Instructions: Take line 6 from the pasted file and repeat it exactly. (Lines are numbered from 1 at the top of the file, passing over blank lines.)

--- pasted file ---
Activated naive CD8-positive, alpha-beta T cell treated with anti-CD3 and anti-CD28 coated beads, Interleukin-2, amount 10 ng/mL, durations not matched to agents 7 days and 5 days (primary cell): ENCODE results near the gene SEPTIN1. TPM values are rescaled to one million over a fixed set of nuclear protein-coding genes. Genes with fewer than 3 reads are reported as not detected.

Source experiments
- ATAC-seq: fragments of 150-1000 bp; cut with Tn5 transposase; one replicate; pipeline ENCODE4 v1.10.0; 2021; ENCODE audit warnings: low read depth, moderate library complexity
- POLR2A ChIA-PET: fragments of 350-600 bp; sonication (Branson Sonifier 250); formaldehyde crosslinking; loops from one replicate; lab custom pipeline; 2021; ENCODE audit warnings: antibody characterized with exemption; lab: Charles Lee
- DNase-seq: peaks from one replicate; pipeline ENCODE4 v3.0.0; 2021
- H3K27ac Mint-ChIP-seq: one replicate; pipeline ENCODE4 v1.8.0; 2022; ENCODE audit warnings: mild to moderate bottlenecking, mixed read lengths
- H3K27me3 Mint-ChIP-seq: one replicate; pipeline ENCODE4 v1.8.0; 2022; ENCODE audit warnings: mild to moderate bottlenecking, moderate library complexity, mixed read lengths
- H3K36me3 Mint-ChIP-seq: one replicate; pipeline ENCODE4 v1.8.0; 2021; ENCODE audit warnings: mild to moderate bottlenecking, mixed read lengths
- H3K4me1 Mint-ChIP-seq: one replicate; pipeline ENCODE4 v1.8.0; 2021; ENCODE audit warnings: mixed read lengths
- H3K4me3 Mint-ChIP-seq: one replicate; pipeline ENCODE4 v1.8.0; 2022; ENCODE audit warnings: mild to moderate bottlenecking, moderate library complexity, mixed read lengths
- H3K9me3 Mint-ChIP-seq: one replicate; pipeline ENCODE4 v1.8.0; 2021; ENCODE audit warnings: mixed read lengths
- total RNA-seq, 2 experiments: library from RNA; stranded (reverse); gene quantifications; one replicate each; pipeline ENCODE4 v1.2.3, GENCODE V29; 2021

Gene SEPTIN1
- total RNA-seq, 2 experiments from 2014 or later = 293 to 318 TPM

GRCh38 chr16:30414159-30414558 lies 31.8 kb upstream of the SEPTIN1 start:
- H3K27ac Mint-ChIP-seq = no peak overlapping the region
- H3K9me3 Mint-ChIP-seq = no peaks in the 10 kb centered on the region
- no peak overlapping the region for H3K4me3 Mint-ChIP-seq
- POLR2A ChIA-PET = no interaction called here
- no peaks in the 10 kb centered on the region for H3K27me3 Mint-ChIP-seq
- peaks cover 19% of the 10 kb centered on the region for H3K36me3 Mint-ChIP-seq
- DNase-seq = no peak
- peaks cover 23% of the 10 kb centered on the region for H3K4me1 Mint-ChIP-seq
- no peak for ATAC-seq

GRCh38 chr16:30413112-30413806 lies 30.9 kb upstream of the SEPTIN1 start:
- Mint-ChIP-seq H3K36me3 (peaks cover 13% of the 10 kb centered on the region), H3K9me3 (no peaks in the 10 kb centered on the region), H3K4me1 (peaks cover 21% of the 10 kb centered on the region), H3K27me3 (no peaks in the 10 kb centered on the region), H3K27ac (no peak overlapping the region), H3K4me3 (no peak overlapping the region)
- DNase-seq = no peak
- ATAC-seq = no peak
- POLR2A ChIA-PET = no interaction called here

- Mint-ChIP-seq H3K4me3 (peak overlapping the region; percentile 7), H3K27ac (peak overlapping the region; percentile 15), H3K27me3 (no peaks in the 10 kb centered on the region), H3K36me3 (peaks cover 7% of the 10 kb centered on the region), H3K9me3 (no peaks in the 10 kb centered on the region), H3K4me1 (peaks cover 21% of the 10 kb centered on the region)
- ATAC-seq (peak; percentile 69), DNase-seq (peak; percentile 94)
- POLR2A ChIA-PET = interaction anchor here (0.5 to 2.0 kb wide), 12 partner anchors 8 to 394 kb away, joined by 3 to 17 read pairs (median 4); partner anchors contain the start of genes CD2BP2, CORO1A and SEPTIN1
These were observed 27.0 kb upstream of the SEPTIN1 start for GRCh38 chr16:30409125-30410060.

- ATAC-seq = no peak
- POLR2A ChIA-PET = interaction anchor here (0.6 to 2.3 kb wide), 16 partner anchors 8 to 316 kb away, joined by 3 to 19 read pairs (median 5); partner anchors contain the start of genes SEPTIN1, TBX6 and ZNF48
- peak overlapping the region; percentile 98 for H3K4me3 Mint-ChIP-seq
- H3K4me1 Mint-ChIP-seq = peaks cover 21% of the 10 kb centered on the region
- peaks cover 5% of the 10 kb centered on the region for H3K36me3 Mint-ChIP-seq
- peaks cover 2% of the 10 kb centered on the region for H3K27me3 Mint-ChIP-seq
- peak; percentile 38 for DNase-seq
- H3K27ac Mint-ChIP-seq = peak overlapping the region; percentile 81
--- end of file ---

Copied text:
- H3K27ac Mint-ChIP-seq: one replicate; pipeline ENCODE4 v1.8.0; 2022; ENCODE audit warnings: mild to moderate bottlenecking, mixed read lengths